Gem Stone Properties

What Kind of a Stone is that Gem?

When considering the gem, the properties of the stone can very tremendously. This is because unlike other groups of objects, such as wood, metals, even minerals, the requirements for something being a gem stone are very arbitrary.

yellow sapphire gem stone

It is a gem stone because someone says it is. It's pretty, it makes nice jewelry, and it sells at a higher price than other stones and rocks.

Nevertheless, the study of gem stones properties is very important to both the gemologist and gem collector, and can be divided into basic groups:

Gem Stones Properties – Composition:

This can be the most difficult to determine, but is critical to the classification of a gem based on the properties of the stone.

A gem stone can be:

  • Mineral based, like the diamond (carbon) and the ruby.
  • Organic based, like amber, which is fossilized tree sap.

The chemical composition of the gem stone determines most of the other properties including hardness, strength, shape and, most of all, color.

Gem Stone Properties – Hardness:

Hardness is defined as the relative resistance to being scratched. This property is usually the first test applied to any gem stone when trying to determine its identity.

The ten point Mohs hardness scale is perhaps the most commonly used:


  1. Talc
  2. Gypsum
  3. Calcite
  4. Fluorite
  5. Apatite
  6. Feldspar
  7. Quartz
  8. Topaz
  9. Corundum(Rubies and Sapphires)
  10. Diamond

Gem Stone Properties – Structure:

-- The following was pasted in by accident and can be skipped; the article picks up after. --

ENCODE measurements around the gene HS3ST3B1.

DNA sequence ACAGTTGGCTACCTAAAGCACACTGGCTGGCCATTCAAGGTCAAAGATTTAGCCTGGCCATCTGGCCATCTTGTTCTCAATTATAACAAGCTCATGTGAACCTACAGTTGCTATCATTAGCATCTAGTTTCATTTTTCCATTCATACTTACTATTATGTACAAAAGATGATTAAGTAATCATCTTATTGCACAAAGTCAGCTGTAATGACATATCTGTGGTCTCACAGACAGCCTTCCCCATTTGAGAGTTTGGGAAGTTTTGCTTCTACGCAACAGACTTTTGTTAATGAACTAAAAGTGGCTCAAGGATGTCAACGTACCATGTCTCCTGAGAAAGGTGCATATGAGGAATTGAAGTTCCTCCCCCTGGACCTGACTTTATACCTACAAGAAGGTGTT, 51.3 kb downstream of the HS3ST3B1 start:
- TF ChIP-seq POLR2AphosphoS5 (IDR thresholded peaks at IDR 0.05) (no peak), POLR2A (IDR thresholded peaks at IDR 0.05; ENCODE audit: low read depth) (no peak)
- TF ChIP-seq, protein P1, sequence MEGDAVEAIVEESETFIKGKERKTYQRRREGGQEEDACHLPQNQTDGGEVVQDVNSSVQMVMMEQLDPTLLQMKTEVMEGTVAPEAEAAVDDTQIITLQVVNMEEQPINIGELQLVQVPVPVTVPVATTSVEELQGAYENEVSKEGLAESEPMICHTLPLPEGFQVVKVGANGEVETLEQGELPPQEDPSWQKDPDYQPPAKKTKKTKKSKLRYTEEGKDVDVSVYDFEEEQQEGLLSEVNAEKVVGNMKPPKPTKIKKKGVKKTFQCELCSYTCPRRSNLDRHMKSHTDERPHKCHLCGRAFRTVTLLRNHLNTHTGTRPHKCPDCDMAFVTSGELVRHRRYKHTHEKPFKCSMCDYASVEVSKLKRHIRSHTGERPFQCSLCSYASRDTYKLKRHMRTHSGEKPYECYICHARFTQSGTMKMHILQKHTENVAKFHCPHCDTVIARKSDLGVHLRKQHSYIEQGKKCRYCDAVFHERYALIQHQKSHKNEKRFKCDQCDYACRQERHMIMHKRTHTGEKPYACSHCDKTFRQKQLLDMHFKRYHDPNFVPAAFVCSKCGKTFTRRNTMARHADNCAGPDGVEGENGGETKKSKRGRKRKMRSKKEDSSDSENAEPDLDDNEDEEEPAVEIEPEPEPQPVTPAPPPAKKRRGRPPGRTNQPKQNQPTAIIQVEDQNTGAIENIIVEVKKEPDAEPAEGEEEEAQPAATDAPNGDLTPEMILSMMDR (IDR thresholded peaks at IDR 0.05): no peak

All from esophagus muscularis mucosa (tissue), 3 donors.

Gem stones come in two basic structural varieties:
  • Crystalline: A gem has the properties of a crystalline stone when the entire structure of the stone is a single crystal. Since large crystals are rare, this makes the size of a crystalline gem stone a key factor in the value of the stone.

    In addition, the shape (or morphology) of the crystal is very important both in identifying the gem stone, as well as determining how it can be cut for presentation.

    Diamonds, rubies and emeralds are examples of crystalline gem stones.

  • Amorphous: These stones are hard mixtures which may have components which are crystals, the mixture itself is not. This does not take away from the beauty of the stone, however. Two of the primary examples of amorphous gem stones, turquoise and jade, are among the most lovely and sought after of all gems.

Turquoise gem stone

Gem Stone Properties – Color:

Though most gems have a typical or signature color (red rubies, blue sapphires, green emeralds), almost all show significant color variation based on the ration of components in their chemical makeup.

A notable exception is the peridot, which is always a yellowish green stone.

Gem Stone Properties – Specific Gravity:

This refers to the comparison of the weight of an object in air and water.

While not of much interest to the gem collector or enthusiast, it is a very important test for a gem stone identification, particularly if you don't want to test the gem on properties of the stone such as hardness that might damage the surface.

Gem Stone Properties – Effect on Light:

Refraction, reflection, absorption, diffusion, opalescence, iridescence and fluorescence are all fancy scientific terms for the way light is affected by the gem stone.

These gem stone properties are important to the gemologist for identification and classification of the stone.

They are important to the collector as well. Even though they might not know the scientific terms, the brilliance, shine, luster and play of light are what makes many gems appealing.

The star of the star sapphire and star ruby is actually a trick of the light when striking the surface of the stone. Pleochroism is another fancy term for a stone, like the alexandrite, that changes color in different lighting conditions.

Gem Stone Properties – Miscellaneous Physical Properties:

Other aspects of gems and the properties of the stone include magnetic, resistance, conductance, and their effects on electromagnetic waves are of little interest to those who value gem stones as a part of a beautiful piece of jewelry more than as a component in a circuit or a the focal point of a laser.